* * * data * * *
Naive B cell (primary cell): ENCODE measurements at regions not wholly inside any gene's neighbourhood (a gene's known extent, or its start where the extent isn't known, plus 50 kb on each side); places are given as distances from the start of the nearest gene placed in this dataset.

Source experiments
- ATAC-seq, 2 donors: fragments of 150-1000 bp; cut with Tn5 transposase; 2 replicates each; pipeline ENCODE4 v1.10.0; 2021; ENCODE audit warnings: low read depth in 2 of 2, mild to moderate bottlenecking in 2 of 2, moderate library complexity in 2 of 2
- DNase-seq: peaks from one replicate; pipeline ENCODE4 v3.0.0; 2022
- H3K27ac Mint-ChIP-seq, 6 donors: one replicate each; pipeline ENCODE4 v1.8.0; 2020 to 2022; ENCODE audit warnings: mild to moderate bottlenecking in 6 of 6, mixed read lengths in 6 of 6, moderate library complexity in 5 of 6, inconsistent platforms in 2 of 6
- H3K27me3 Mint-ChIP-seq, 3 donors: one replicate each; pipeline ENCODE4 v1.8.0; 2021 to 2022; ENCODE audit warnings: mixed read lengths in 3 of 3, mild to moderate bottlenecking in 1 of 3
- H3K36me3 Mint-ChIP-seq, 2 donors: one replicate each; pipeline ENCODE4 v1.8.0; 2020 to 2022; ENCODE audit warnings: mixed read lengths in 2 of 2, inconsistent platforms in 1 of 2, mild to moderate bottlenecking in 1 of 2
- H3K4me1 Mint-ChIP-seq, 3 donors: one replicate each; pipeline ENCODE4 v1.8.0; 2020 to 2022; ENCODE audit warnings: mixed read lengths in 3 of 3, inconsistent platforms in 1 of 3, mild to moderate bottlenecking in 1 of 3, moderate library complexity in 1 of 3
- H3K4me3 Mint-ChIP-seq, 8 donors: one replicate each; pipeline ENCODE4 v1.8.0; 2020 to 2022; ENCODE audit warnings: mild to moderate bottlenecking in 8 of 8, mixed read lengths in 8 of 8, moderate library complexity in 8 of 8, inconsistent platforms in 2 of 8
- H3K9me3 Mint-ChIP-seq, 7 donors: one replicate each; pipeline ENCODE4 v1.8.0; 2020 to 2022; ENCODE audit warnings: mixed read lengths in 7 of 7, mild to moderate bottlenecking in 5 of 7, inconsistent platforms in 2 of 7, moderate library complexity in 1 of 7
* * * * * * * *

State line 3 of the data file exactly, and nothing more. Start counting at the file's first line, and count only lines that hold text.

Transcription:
- ATAC-seq, 2 donors: fragments of 150-1000 bp; cut with Tn5 transposase; 2 replicates each; pipeline ENCODE4 v1.10.0; 2021; ENCODE audit warnings: low read depth in 2 of 2, mild to moderate bottlenecking in 2 of 2, moderate library complexity in 2 of 2